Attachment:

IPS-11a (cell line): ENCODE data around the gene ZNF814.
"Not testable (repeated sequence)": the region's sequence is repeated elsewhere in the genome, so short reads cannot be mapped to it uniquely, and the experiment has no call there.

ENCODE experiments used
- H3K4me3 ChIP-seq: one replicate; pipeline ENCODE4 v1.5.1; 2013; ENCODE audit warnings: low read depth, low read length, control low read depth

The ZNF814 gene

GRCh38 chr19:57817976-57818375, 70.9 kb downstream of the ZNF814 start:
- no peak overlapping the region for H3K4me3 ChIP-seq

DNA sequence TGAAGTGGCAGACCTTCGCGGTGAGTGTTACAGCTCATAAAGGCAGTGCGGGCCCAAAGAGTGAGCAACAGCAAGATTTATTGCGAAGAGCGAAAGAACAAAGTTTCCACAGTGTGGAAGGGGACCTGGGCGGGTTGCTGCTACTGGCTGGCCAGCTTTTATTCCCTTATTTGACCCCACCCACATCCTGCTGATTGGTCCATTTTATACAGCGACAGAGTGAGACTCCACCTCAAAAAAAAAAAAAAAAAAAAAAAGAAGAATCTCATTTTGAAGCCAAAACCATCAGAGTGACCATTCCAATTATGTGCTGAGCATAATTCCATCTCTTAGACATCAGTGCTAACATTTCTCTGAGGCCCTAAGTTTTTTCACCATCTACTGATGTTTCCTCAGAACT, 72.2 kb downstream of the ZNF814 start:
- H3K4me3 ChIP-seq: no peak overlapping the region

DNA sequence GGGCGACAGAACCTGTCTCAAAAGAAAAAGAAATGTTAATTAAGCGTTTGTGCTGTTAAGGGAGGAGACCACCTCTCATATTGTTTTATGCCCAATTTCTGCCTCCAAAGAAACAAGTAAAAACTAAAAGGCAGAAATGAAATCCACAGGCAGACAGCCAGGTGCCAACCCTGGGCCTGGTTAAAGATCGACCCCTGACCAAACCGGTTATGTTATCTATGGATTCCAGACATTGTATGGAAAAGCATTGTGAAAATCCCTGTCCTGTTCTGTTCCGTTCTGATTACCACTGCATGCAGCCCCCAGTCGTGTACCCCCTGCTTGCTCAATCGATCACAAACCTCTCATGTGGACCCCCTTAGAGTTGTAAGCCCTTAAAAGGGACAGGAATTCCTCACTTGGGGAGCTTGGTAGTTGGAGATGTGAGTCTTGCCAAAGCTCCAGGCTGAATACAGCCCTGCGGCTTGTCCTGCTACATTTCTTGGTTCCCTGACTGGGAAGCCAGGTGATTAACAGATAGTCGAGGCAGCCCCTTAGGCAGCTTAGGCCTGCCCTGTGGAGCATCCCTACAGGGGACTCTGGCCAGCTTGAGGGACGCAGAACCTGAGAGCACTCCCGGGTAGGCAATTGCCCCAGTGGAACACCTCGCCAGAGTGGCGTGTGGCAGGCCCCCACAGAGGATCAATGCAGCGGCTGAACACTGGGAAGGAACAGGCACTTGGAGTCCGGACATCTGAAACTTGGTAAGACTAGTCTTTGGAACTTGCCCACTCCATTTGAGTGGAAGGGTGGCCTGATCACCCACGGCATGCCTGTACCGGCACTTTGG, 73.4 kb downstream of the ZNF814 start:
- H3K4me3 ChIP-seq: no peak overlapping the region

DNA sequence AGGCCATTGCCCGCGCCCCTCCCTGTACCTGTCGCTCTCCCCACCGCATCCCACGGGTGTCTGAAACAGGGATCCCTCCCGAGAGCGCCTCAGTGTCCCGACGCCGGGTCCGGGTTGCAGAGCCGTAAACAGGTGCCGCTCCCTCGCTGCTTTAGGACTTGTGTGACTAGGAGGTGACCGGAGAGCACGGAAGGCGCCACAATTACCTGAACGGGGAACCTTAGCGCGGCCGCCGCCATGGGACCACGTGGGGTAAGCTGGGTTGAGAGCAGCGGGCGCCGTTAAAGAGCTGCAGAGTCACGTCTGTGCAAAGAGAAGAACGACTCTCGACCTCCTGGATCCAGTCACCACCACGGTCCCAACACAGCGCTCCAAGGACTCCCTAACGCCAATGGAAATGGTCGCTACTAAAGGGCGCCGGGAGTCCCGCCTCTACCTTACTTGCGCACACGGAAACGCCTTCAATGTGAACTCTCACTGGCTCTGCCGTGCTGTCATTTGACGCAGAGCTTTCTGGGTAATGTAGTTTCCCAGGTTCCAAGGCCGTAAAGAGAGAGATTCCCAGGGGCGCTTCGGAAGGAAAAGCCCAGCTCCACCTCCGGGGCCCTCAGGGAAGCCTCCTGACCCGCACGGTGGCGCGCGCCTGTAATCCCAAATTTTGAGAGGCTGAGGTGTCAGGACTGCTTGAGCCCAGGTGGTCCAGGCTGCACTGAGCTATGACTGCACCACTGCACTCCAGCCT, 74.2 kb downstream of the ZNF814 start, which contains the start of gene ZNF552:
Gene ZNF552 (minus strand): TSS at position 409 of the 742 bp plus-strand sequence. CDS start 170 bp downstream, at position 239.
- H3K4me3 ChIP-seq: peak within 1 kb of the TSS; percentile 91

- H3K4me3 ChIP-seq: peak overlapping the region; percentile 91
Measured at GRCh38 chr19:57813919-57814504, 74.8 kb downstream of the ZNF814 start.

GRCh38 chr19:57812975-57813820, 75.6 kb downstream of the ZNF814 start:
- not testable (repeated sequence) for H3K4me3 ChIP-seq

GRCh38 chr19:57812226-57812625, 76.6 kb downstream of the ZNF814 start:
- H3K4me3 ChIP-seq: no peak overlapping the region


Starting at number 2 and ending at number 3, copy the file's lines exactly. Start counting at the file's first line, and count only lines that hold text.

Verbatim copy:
"Not testable (repeated sequence)": the region's sequence is repeated elsewhere in the genome, so short reads cannot be mapped to it uniquely, and the experiment has no call there.

ENCODE experiments used